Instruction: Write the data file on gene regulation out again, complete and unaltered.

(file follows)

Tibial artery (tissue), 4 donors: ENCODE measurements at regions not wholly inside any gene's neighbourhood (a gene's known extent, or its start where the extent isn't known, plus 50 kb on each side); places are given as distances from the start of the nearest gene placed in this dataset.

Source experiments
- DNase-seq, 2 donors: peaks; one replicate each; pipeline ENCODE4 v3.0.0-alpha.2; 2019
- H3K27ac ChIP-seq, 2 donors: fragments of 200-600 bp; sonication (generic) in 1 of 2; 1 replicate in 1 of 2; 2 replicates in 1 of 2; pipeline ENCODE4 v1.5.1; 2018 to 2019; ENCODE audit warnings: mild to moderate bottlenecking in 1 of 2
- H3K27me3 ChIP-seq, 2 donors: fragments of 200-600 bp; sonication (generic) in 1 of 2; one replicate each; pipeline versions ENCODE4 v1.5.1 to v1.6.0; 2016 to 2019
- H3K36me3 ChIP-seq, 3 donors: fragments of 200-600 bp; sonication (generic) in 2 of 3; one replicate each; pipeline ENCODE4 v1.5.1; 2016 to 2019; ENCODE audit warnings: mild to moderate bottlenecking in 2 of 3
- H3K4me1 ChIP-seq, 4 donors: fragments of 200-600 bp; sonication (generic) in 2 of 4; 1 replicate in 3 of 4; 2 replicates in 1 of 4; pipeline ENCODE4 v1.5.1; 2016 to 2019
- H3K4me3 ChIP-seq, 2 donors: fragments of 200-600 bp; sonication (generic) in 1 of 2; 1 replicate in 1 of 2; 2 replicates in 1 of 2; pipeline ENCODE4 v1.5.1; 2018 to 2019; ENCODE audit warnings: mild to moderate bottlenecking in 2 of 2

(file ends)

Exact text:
Tibial artery (tissue), 4 donors: ENCODE measurements at regions not wholly inside any gene's neighbourhood (a gene's known extent, or its start where the extent isn't known, plus 50 kb on each side); places are given as distances from the start of the nearest gene placed in this dataset.

Source experiments
- DNase-seq, 2 donors: peaks; one replicate each; pipeline ENCODE4 v3.0.0-alpha.2; 2019
- H3K27ac ChIP-seq, 2 donors: fragments of 200-600 bp; sonication (generic) in 1 of 2; 1 replicate in 1 of 2; 2 replicates in 1 of 2; pipeline ENCODE4 v1.5.1; 2018 to 2019; ENCODE audit warnings: mild to moderate bottlenecking in 1 of 2
- H3K27me3 ChIP-seq, 2 donors: fragments of 200-600 bp; sonication (generic) in 1 of 2; one replicate each; pipeline versions ENCODE4 v1.5.1 to v1.6.0; 2016 to 2019
- H3K36me3 ChIP-seq, 3 donors: fragments of 200-600 bp; sonication (generic) in 2 of 3; one replicate each; pipeline ENCODE4 v1.5.1; 2016 to 2019; ENCODE audit warnings: mild to moderate bottlenecking in 2 of 3
- H3K4me1 ChIP-seq, 4 donors: fragments of 200-600 bp; sonication (generic) in 2 of 4; 1 replicate in 3 of 4; 2 replicates in 1 of 4; pipeline ENCODE4 v1.5.1; 2016 to 2019
- H3K4me3 ChIP-seq, 2 donors: fragments of 200-600 bp; sonication (generic) in 1 of 2; 1 replicate in 1 of 2; 2 replicates in 1 of 2; pipeline ENCODE4 v1.5.1; 2018 to 2019; ENCODE audit warnings: mild to moderate bottlenecking in 2 of 2